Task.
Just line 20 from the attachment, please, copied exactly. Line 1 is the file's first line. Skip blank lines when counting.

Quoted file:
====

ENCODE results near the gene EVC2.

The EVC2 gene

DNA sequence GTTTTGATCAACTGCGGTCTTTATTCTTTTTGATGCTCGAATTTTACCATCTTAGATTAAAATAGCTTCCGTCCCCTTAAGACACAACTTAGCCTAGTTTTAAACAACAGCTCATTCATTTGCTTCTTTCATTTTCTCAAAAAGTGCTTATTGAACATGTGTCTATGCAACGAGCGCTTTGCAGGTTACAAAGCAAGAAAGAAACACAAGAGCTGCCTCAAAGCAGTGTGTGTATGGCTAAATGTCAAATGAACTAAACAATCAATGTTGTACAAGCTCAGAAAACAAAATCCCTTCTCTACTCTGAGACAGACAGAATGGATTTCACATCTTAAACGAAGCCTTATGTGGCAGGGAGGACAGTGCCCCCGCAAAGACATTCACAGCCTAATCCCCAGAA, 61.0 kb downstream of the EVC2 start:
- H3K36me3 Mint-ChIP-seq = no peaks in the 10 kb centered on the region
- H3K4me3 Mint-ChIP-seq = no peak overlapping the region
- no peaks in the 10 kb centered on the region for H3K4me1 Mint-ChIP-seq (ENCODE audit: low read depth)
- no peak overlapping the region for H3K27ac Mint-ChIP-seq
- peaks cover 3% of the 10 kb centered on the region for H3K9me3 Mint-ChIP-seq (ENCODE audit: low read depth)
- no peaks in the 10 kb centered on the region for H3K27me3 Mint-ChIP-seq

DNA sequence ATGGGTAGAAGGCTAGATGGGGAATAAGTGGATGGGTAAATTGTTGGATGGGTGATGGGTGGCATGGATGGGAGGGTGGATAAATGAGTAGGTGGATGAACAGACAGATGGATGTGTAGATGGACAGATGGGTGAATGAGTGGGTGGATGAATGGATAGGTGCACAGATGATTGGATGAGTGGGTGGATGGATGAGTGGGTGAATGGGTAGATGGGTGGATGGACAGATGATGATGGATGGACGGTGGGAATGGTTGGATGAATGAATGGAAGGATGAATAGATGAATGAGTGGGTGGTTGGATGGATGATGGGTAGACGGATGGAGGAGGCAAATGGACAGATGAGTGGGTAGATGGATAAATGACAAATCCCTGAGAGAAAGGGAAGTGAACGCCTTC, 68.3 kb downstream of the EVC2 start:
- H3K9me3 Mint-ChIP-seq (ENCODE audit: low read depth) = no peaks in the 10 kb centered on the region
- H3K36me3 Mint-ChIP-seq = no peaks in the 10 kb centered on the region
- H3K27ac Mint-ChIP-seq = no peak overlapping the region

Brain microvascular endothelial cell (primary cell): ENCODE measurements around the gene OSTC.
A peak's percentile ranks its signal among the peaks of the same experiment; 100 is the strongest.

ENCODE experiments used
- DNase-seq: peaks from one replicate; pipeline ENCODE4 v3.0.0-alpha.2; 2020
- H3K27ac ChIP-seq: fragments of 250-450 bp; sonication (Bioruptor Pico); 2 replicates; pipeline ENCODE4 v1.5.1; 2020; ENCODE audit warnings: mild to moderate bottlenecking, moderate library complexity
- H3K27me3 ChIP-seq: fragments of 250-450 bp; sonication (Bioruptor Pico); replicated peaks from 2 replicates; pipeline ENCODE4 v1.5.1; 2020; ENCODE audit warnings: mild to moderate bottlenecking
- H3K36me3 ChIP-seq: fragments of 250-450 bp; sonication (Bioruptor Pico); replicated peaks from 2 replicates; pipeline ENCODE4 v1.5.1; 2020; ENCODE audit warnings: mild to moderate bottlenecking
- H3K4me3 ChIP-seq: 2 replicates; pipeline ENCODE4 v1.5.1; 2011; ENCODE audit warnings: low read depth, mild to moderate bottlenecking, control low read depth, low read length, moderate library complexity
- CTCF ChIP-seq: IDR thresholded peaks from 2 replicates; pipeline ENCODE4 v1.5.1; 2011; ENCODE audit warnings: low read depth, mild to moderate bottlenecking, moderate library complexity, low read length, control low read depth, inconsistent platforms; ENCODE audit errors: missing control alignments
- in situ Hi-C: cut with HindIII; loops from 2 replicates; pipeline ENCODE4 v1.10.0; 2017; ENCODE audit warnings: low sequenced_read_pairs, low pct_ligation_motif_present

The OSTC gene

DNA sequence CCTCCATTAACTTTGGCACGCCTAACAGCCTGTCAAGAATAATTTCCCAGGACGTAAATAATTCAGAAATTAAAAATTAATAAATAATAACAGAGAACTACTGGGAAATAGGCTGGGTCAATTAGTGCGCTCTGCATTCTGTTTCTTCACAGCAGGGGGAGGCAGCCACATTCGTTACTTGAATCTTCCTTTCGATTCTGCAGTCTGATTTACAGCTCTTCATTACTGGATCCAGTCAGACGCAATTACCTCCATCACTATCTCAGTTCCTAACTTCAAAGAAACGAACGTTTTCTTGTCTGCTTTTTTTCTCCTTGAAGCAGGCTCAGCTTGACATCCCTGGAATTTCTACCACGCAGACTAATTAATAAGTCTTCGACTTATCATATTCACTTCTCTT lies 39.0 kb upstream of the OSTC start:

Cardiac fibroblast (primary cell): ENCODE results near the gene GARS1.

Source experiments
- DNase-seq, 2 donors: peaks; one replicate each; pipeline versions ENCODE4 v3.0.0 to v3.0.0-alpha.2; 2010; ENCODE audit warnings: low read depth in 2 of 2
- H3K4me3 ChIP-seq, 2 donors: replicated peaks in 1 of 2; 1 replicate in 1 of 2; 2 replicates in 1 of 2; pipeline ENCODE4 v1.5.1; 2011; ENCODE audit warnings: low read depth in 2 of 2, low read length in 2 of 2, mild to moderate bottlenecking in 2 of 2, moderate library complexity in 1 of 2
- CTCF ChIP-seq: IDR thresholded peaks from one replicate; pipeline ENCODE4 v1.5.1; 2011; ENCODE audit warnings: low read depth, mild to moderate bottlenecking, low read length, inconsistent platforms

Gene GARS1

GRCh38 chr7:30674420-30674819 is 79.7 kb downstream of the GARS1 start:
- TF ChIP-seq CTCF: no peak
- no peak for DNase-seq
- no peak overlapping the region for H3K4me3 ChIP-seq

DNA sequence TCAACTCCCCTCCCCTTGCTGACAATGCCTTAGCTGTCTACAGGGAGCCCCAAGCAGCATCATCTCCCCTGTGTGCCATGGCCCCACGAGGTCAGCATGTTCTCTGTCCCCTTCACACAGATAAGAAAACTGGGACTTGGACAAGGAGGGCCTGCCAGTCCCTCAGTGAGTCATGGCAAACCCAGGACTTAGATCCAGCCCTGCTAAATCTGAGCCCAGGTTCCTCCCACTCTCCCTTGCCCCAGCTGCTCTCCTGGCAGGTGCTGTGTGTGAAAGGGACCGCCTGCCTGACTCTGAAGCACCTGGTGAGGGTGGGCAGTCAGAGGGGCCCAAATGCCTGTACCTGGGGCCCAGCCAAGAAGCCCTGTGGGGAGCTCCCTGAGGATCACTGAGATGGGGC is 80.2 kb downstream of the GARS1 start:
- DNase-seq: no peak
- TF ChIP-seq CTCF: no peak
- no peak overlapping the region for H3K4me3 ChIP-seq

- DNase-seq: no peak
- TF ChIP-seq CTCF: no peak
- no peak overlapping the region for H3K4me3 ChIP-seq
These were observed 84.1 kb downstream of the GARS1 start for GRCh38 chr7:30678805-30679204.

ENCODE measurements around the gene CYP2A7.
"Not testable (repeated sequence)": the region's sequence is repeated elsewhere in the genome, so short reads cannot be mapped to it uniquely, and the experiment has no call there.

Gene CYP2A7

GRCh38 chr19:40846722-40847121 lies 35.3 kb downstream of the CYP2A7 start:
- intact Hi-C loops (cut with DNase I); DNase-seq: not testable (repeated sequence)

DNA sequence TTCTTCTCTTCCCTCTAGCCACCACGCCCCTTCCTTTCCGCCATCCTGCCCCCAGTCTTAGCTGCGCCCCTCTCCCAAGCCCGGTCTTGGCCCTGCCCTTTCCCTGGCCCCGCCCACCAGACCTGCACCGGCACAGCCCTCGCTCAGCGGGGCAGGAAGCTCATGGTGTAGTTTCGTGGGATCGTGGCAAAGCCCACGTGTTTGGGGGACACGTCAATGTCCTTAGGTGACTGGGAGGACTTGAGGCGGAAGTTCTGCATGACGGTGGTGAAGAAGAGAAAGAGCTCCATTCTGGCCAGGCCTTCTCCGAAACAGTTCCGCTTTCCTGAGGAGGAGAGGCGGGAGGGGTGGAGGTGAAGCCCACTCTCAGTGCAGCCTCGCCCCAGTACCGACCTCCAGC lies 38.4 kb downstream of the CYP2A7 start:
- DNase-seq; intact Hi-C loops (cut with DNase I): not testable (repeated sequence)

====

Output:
- H3K36me3 ChIP-seq: fragments of 250-450 bp; sonication (Bioruptor Pico); replicated peaks from 2 replicates; pipeline ENCODE4 v1.5.1; 2020; ENCODE audit warnings: mild to moderate bottlenecking